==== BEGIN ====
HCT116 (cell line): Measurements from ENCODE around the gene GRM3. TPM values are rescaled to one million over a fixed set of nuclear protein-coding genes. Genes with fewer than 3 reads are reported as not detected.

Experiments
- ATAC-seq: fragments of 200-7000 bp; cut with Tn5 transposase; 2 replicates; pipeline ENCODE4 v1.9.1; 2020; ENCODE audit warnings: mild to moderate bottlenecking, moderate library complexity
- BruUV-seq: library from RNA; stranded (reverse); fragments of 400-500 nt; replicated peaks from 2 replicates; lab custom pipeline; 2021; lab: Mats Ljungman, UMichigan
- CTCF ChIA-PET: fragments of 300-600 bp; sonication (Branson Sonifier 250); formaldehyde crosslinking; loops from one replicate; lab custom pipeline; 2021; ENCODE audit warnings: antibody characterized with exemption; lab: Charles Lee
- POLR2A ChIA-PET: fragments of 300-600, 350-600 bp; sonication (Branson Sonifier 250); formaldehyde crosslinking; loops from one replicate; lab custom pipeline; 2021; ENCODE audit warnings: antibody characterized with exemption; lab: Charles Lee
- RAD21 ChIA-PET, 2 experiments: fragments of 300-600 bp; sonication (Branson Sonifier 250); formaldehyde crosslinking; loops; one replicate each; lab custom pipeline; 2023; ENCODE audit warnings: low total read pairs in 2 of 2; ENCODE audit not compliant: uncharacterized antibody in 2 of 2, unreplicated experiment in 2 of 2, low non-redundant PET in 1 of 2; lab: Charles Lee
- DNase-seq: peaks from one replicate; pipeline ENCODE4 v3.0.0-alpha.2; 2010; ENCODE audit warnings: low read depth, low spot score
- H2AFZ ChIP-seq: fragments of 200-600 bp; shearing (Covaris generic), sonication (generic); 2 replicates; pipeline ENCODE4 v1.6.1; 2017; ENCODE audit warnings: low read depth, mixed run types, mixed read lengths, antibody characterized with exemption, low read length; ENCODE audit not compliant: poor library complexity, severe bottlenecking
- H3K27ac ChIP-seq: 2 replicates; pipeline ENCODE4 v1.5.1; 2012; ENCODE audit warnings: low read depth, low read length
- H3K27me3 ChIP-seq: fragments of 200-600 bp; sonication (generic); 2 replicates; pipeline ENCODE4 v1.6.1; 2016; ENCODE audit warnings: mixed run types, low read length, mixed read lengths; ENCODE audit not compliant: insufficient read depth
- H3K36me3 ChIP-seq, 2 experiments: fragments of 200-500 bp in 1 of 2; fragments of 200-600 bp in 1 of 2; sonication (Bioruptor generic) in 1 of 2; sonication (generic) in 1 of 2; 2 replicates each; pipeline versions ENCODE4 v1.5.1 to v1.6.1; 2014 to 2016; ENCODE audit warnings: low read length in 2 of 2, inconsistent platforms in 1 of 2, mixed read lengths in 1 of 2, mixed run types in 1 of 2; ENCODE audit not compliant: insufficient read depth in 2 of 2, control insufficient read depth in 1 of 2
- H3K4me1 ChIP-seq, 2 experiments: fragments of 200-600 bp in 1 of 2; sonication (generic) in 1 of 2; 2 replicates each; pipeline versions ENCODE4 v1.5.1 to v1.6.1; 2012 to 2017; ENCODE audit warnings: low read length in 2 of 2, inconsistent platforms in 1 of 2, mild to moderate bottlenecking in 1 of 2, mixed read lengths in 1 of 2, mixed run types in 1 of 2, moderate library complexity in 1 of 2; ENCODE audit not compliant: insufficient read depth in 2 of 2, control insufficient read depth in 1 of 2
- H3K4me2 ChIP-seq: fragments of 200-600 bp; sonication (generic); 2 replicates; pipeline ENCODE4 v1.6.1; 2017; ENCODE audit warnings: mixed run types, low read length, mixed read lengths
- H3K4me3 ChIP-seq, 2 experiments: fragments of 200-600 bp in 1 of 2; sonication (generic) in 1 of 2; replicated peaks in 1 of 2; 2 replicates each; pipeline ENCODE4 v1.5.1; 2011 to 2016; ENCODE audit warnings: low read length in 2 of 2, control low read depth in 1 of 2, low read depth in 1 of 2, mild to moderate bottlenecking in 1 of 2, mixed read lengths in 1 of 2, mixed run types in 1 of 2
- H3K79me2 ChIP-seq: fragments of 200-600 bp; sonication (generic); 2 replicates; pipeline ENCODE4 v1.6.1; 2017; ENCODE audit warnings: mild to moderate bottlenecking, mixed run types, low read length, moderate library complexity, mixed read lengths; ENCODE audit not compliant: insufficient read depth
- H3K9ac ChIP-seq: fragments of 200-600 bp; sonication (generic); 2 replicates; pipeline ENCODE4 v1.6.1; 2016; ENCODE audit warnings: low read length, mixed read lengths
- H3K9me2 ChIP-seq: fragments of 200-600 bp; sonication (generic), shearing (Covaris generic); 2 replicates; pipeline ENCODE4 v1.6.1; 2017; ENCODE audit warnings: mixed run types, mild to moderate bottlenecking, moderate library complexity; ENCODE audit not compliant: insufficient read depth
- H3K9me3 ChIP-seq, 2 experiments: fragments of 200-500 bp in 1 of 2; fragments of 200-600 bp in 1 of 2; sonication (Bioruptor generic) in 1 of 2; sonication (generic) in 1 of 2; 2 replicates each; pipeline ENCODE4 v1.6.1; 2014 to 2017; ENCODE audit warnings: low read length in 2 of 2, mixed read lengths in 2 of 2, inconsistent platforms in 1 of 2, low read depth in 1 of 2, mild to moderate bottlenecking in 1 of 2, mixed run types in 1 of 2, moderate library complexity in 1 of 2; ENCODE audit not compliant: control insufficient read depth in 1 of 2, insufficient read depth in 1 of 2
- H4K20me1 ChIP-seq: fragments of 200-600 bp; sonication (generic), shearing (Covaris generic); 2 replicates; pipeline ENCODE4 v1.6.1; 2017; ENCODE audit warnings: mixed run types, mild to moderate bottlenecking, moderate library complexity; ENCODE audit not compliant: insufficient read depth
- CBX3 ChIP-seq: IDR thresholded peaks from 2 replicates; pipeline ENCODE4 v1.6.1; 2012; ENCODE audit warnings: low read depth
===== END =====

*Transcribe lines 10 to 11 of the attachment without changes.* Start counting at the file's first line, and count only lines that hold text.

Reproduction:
- H3K27ac ChIP-seq: 2 replicates; pipeline ENCODE4 v1.5.1; 2012; ENCODE audit warnings: low read depth, low read length
- H3K27me3 ChIP-seq: fragments of 200-600 bp; sonication (generic); 2 replicates; pipeline ENCODE4 v1.6.1; 2016; ENCODE audit warnings: mixed run types, low read length, mixed read lengths; ENCODE audit not compliant: insufficient read depth